Epidemiology and Prevention of Vaccine-Preventable Diseases is an important CDC publication that is often used as a resource. The following is from page 249 of the 5th Edition: “The severity of influenza illness depends on the prior immunologic experience with antigenically related virus variants. In general, only around 50% of infected persons will develop the classic clinical symptoms of influenza.

‘Classic' influenza disease is characterized by the abrupt onset of fever, myalgia, sore throat, and non-productive cough. The fever is usually 101-102°F, and accompanied by prostration. The onset of fever is so abrupt that the exact hour is recalled by the patient. Myalgias mainly affect the back muscles. Cough is believed to be the result of tracheal epithelial destruction. Additional symptoms may include rhinorrhea (runny nose), headache, substernal chest burning and ocular symptoms (e.g. eye pain and sensitivity to light.)”

All of us who have had the flu remember the aches and pains, and how much our eyes hurt when we moved them. We remember the cough and the fever and the sick stomach. We remember how we felt tired and fatigued for a long while. We actually remember our flu encounters so well that we feel sick all over again watching that great commercial with the poor actor looking so miserable and enumerating all his symptoms.


For years, the Mortality and Morbidity Weekly Report published by the CDC has been the most reliable source of accurate information on diseases. The CDC was so careful about every statement and figure that it included the following disclaimer in every report on the Internet: All MMWR HTML versions of articles are electronic conversions from ASCII text into HTML. This conversion may have resulted in character translation or format errors in the HTML version. Users should not rely on this HTML document, but are referred to the electronic PDF version and/or the original MMWR paper copy for the official text, figures, and tables. An original paper copy of this issue can be obtained from the Superintendent of Documents, U.S. Government Printing Office (GPO), Washington, DC 20402-9371; telephone: (202) 512-1800. Contact GPO for current prices

The MMWR of December 19, 2003 [/ 52(50);1232-1234] covers the period between December 7 and 13. It can be accessed here

Important portions will be copied verbatim and footnotes will be inserted between brackets, immediately after the corresponding statements for clarity (italics). My comments will appear in bold.

Influenza activity in the United States continued to increase during December 7--13, 2003*. [* Provisional data reported as of December 17] The proportion of patient visits to sentinel providers for influenza-like illness (ILI) overall was 7.4%, which is above the national baseline§ of 2.5%. [ Temperature of >100.0º F (>37.8º C) and cough and/or sore throat in the absence of a known cause other than influenza] [§ Calculated as the mean percentage of visits for ILI during non-influenza weeks, plus two standard deviations. Wide variability in regional data precludes calculating region-specific baselines and makes it inappropriate to apply the national baseline to regional data.] The above symptoms are not flu symptoms. They are certainly not those listed in the Red Book and the quoted CDC publication and they are certainly not those that the average person attributes to the flu. A child or an adult with just such a low-grade fever and a cough or a sore throat can hardly be said to have Influenza. The bar has been substantially lowered if the CDC includes such cases in the national flu statistics, whatever the intention. Similarly, one must wonder why and how the 2.5% baseline for low-grade fever, sore throat or cough was decided on. Certainly every primary physician and nurse practitioner will easily assert that year-round, patients with such symptoms amount to a greater percentage of visits. The unrealistic 2.5% figure lowers the bar further.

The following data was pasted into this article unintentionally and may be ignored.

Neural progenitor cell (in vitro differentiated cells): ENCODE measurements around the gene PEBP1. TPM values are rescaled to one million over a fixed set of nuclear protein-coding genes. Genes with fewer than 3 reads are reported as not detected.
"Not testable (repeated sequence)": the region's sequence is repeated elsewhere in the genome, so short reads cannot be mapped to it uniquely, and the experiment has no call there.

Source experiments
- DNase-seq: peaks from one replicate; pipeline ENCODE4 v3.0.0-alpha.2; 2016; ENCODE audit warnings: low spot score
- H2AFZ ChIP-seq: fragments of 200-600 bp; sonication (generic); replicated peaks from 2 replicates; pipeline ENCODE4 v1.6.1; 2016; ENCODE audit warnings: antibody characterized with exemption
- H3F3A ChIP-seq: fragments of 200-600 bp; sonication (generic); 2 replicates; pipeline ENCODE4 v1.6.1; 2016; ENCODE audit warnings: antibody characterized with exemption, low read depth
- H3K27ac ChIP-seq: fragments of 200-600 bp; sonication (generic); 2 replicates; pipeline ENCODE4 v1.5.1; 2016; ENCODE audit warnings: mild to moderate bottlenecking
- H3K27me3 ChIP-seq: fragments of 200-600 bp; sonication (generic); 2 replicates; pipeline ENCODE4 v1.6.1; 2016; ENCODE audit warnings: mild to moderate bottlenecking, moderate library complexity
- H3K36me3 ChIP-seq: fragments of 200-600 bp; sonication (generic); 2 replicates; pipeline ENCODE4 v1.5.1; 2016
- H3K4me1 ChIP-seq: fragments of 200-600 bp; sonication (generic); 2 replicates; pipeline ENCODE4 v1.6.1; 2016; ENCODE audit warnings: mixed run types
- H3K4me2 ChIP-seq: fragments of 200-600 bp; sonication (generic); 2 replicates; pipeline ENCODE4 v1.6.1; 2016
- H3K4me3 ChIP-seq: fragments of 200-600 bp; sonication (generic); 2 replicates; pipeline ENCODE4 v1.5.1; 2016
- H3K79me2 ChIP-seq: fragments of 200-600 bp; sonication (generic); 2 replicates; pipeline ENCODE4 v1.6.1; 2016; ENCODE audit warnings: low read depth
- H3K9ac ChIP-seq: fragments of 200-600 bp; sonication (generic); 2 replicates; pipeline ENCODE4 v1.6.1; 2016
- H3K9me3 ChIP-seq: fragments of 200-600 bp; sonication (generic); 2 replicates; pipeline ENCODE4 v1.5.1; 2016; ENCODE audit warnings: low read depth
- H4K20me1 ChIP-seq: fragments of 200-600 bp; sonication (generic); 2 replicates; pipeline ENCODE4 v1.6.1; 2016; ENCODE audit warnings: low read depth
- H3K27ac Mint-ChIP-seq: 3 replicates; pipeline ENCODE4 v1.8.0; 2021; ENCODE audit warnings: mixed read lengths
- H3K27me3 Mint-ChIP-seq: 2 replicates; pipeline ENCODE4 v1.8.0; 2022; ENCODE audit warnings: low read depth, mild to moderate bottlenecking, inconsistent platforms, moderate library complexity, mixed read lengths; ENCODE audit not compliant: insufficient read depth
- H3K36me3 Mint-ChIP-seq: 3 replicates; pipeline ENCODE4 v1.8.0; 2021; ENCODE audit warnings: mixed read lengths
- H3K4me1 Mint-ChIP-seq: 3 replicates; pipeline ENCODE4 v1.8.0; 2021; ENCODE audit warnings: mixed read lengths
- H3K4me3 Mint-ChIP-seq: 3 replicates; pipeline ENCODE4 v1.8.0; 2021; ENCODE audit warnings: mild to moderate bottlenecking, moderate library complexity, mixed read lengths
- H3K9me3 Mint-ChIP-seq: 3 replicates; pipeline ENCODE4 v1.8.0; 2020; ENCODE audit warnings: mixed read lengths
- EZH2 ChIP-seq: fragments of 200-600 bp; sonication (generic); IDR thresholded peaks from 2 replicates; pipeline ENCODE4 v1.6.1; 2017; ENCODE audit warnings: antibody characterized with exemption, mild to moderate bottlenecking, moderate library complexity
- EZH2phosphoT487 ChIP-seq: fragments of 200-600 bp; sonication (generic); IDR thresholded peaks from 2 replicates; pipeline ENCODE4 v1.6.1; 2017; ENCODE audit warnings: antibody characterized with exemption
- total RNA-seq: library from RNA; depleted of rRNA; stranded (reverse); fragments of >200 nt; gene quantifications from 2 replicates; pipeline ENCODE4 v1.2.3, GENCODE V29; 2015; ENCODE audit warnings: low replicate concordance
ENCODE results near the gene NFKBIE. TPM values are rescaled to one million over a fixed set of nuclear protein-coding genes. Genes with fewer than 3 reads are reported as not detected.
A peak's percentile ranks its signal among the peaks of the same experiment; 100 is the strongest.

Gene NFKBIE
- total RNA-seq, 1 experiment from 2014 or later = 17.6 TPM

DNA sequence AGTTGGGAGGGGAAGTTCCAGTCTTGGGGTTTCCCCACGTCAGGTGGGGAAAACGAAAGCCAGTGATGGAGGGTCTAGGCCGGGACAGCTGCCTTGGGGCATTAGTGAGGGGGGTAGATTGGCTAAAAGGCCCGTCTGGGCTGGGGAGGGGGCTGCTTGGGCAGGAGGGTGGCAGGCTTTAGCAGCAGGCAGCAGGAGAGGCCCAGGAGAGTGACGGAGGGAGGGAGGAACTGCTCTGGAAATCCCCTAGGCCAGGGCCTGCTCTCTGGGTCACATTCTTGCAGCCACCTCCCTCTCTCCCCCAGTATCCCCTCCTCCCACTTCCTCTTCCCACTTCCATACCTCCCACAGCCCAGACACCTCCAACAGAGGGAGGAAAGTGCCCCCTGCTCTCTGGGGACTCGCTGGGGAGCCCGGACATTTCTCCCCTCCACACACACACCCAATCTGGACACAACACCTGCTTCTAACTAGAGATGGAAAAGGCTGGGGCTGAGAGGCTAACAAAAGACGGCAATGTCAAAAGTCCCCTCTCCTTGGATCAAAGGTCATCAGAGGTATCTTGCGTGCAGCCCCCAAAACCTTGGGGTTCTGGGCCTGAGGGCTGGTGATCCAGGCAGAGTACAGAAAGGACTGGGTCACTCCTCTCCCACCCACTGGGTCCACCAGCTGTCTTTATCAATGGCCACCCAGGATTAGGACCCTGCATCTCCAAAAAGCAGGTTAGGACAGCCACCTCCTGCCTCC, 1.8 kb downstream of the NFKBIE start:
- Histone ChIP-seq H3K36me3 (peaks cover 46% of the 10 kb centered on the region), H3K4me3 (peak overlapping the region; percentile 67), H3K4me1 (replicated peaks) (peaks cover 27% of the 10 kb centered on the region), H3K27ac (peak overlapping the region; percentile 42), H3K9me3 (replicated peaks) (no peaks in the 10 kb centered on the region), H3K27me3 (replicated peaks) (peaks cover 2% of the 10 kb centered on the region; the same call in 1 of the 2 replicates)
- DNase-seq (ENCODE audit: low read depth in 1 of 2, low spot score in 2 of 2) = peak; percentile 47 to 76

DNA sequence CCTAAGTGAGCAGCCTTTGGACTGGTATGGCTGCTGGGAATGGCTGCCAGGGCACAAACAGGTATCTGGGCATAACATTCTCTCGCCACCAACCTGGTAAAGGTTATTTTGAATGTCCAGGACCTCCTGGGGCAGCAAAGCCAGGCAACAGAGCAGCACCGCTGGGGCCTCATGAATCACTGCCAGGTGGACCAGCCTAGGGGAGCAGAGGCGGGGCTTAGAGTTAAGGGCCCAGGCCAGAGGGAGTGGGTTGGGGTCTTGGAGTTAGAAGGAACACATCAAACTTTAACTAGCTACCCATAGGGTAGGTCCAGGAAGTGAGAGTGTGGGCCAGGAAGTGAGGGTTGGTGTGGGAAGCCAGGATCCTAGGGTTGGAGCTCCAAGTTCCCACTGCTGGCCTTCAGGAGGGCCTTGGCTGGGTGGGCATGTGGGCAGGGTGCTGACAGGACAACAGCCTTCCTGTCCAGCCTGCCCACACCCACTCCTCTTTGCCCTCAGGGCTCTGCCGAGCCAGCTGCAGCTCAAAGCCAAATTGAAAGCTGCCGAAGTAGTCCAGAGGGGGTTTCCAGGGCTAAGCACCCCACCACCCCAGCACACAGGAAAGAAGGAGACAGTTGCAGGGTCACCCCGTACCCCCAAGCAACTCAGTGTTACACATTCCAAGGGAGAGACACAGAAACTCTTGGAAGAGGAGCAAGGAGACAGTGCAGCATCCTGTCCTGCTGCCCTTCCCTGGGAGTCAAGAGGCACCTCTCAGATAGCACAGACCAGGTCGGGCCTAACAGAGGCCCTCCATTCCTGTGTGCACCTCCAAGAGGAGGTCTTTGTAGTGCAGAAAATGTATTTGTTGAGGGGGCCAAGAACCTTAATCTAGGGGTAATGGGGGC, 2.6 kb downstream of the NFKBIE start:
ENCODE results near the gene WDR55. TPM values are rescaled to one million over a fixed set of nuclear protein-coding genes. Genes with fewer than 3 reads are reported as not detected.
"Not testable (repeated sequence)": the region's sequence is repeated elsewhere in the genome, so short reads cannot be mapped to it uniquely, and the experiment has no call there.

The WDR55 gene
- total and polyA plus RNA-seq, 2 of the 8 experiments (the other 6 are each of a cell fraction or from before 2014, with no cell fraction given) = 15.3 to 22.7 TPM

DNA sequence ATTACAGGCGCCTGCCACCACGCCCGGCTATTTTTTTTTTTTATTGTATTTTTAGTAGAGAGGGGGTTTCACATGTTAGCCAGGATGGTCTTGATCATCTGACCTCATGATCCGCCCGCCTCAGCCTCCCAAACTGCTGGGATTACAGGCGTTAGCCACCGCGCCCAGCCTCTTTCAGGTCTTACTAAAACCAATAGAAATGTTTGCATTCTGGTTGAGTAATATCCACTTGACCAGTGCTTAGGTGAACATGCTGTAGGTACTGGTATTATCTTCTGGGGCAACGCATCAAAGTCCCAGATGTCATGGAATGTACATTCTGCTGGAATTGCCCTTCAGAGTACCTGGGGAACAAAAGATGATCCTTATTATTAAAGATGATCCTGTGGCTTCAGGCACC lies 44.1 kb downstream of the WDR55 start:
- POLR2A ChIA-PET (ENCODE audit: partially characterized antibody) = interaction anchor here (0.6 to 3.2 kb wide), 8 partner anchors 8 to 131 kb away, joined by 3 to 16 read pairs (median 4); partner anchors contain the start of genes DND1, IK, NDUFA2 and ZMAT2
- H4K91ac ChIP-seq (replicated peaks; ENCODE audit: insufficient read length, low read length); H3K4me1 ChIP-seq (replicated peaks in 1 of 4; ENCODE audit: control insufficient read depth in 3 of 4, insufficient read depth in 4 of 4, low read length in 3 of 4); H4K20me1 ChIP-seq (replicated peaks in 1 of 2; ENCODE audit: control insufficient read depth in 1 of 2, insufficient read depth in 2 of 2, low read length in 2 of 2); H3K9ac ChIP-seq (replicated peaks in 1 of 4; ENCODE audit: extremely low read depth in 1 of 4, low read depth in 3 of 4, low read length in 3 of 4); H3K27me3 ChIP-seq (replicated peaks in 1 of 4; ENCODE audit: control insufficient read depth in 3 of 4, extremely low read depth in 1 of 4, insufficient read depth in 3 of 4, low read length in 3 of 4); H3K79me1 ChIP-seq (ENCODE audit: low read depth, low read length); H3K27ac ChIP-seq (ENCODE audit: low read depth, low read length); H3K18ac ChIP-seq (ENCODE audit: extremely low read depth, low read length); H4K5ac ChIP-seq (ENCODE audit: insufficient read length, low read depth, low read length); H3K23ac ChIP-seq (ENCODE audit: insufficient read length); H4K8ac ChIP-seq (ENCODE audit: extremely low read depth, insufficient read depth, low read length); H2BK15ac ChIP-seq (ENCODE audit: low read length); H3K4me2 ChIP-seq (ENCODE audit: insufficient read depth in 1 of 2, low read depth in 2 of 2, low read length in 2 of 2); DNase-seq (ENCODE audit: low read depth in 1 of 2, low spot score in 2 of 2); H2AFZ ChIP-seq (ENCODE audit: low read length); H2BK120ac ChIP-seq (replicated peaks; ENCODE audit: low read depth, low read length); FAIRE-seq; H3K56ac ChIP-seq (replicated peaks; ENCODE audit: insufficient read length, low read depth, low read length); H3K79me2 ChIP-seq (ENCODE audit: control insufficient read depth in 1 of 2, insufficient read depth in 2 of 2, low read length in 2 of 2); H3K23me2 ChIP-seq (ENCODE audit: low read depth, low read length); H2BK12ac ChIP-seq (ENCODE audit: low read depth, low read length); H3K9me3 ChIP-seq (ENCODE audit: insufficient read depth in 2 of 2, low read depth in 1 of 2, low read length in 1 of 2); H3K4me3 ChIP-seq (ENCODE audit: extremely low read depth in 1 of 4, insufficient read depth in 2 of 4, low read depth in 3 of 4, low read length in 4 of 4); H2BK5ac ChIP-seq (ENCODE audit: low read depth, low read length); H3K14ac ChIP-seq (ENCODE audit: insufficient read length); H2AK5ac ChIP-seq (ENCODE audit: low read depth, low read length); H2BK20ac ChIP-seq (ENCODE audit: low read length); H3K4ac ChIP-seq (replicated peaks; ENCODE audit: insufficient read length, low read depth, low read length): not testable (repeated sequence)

During the reporting week of December 7--13, World Health Organization (WHO) and National Respiratory and Enteric Virus Surveillance System (NREVSS) laboratories reported testing 3,814 specimens for influenza viruses; 1,365 (35.8%) were positive. Of these, 262 were influenza A (H3N2) viruses, 1,080 were influenza A viruses that were not subtyped, and 23 were influenza B viruses.

Since September 28, WHO and NREVSS laboratories have tested 32,854 specimens for influenza viruses; 9,464 (28.8%) were positive. Of these, 9,395 (99.3%) were influenza A viruses, and 69 (0.7%) were influenza B viruses. Of the 9,395 influenza A viruses, 2,113 (22.5%) have been subtyped; 2,112 (>99.9%) were influenza A (H3N2) viruses, and one (<0.1%) was an influenza A (H1) virus. All 50 states have reported laboratory-confirmed influenza this season. The fact that only 1/3 of the submitted specimens were positive is of some concern and may suggest that most of the patients tested may not have had the flu. A more careful clinical diagnosis, based on more appropriate criteria, would have yielded reasonable incidence figures and higher confirmation rates. One can only imagine the uproar if surgeons performed appendectomies on patients who vomited once, had a low-grade fever and a vague tummy ache.